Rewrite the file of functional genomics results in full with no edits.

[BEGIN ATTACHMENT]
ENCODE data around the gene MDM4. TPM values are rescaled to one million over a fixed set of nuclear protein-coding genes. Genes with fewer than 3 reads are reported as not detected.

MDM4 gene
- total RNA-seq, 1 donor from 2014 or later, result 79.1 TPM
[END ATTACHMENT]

ENCODE data around the gene MDM4. TPM values are rescaled to one million over a fixed set of nuclear protein-coding genes. Genes with fewer than 3 reads are reported as not detected.

MDM4 gene
- total RNA-seq, 1 donor from 2014 or later, result 79.1 TPM